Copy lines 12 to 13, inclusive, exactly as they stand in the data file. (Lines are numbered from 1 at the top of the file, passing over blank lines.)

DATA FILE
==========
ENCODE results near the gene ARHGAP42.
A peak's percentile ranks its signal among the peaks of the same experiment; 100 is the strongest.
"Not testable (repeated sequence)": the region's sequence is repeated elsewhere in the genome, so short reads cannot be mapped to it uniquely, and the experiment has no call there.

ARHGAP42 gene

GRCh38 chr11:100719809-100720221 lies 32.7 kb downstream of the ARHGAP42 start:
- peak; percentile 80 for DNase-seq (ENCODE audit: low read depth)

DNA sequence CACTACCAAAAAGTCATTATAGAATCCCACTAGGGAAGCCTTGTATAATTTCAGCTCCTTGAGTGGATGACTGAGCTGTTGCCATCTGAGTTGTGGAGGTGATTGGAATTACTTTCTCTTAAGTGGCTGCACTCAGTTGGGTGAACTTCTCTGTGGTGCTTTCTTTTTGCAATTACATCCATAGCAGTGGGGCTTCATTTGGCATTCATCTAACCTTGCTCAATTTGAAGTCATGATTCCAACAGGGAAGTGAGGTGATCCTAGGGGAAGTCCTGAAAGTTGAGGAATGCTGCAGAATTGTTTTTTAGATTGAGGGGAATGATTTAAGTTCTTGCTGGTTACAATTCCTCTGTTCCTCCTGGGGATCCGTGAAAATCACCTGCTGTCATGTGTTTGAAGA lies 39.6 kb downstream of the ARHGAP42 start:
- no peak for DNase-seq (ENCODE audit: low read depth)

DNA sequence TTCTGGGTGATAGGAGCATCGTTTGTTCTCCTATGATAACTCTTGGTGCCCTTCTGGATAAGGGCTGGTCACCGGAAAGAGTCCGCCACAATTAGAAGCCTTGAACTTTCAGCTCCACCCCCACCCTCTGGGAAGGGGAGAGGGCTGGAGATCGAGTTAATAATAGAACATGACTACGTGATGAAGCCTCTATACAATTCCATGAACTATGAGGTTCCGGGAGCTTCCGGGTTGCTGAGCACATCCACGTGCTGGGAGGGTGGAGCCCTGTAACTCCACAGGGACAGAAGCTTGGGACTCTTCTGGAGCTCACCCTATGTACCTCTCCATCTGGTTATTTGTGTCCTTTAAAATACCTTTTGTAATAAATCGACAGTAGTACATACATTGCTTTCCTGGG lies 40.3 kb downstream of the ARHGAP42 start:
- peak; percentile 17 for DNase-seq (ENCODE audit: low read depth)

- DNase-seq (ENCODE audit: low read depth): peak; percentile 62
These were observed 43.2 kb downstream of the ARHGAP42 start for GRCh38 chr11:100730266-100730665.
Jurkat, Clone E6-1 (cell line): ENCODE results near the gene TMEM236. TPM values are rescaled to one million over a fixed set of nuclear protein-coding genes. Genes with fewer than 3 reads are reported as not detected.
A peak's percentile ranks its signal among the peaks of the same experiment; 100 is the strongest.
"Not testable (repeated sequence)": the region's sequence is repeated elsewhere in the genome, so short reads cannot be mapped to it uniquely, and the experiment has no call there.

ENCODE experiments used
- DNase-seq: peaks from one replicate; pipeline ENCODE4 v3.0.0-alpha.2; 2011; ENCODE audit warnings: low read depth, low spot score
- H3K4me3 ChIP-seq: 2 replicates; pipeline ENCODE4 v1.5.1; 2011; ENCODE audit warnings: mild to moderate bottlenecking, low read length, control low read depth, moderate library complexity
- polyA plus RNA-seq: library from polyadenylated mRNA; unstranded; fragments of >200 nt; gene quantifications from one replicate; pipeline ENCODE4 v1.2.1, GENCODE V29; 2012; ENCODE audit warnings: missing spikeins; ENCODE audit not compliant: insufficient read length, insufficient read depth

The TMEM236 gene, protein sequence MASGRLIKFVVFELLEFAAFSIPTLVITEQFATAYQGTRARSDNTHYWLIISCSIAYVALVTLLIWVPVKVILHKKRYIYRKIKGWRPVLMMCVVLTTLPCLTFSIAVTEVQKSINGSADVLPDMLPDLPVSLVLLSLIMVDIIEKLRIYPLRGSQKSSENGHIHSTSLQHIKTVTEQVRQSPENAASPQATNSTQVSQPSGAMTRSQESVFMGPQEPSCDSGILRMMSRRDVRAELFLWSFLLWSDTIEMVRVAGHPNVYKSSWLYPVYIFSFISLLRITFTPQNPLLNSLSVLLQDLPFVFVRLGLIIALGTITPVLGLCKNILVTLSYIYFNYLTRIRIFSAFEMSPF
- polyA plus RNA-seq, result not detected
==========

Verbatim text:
These were observed 43.2 kb downstream of the ARHGAP42 start for GRCh38 chr11:100730266-100730665.
Jurkat, Clone E6-1 (cell line): ENCODE results near the gene TMEM236. TPM values are rescaled to one million over a fixed set of nuclear protein-coding genes. Genes with fewer than 3 reads are reported as not detected.